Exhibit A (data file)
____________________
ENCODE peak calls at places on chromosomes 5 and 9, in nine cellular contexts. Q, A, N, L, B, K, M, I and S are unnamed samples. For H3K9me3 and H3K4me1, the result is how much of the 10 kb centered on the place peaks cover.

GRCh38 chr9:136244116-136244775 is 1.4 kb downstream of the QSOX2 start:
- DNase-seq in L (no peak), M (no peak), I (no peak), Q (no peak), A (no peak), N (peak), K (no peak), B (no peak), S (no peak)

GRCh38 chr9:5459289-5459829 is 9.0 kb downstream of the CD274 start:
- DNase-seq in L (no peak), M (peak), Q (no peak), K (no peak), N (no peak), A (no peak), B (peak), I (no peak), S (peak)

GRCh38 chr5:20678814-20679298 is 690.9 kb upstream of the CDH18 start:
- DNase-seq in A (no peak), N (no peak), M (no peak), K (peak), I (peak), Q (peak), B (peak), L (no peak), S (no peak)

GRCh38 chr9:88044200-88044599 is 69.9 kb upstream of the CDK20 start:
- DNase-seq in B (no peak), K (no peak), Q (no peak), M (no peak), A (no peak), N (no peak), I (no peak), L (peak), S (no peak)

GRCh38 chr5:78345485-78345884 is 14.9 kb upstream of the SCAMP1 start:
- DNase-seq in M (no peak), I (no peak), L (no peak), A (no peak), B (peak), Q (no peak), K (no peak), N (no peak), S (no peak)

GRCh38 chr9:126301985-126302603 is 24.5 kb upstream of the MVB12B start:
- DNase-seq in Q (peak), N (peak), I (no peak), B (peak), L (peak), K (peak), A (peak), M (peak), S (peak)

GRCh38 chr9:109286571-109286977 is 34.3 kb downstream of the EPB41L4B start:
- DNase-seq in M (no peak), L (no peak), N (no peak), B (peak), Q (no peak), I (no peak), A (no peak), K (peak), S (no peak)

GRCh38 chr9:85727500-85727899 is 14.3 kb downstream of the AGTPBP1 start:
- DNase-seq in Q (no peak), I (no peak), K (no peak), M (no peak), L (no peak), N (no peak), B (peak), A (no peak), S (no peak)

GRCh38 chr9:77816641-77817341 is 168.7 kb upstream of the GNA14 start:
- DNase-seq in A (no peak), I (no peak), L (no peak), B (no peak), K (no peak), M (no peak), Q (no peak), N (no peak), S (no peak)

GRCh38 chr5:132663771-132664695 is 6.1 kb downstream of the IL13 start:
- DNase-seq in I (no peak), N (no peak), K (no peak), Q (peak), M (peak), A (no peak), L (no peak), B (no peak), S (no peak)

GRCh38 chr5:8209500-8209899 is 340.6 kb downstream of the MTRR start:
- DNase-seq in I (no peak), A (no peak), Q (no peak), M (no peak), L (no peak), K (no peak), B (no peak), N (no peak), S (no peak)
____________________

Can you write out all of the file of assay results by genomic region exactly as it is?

ENCODE peak calls at places on chromosomes 5 and 9, in nine cellular contexts. Q, A, N, L, B, K, M, I and S are unnamed samples. For H3K9me3 and H3K4me1, the result is how much of the 10 kb centered on the place peaks cover.

GRCh38 chr9:136244116-136244775 is 1.4 kb downstream of the QSOX2 start:
- DNase-seq in L (no peak), M (no peak), I (no peak), Q (no peak), A (no peak), N (peak), K (no peak), B (no peak), S (no peak)

GRCh38 chr9:5459289-5459829 is 9.0 kb downstream of the CD274 start:
- DNase-seq in L (no peak), M (peak), Q (no peak), K (no peak), N (no peak), A (no peak), B (peak), I (no peak), S (peak)

GRCh38 chr5:20678814-20679298 is 690.9 kb upstream of the CDH18 start:
- DNase-seq in A (no peak), N (no peak), M (no peak), K (peak), I (peak), Q (peak), B (peak), L (no peak), S (no peak)

GRCh38 chr9:88044200-88044599 is 69.9 kb upstream of the CDK20 start:
- DNase-seq in B (no peak), K (no peak), Q (no peak), M (no peak), A (no peak), N (no peak), I (no peak), L (peak), S (no peak)

GRCh38 chr5:78345485-78345884 is 14.9 kb upstream of the SCAMP1 start:
- DNase-seq in M (no peak), I (no peak), L (no peak), A (no peak), B (peak), Q (no peak), K (no peak), N (no peak), S (no peak)

GRCh38 chr9:126301985-126302603 is 24.5 kb upstream of the MVB12B start:
- DNase-seq in Q (peak), N (peak), I (no peak), B (peak), L (peak), K (peak), A (peak), M (peak), S (peak)

GRCh38 chr9:109286571-109286977 is 34.3 kb downstream of the EPB41L4B start:
- DNase-seq in M (no peak), L (no peak), N (no peak), B (peak), Q (no peak), I (no peak), A (no peak), K (peak), S (no peak)

GRCh38 chr9:85727500-85727899 is 14.3 kb downstream of the AGTPBP1 start:
- DNase-seq in Q (no peak), I (no peak), K (no peak), M (no peak), L (no peak), N (no peak), B (peak), A (no peak), S (no peak)

GRCh38 chr9:77816641-77817341 is 168.7 kb upstream of the GNA14 start:
- DNase-seq in A (no peak), I (no peak), L (no peak), B (no peak), K (no peak), M (no peak), Q (no peak), N (no peak), S (no peak)

GRCh38 chr5:132663771-132664695 is 6.1 kb downstream of the IL13 start:
- DNase-seq in I (no peak), N (no peak), K (no peak), Q (peak), M (peak), A (no peak), L (no peak), B (no peak), S (no peak)

GRCh38 chr5:8209500-8209899 is 340.6 kb downstream of the MTRR start:
- DNase-seq in I (no peak), A (no peak), Q (no peak), M (no peak), L (no peak), K (no peak), B (no peak), N (no peak), S (no peak)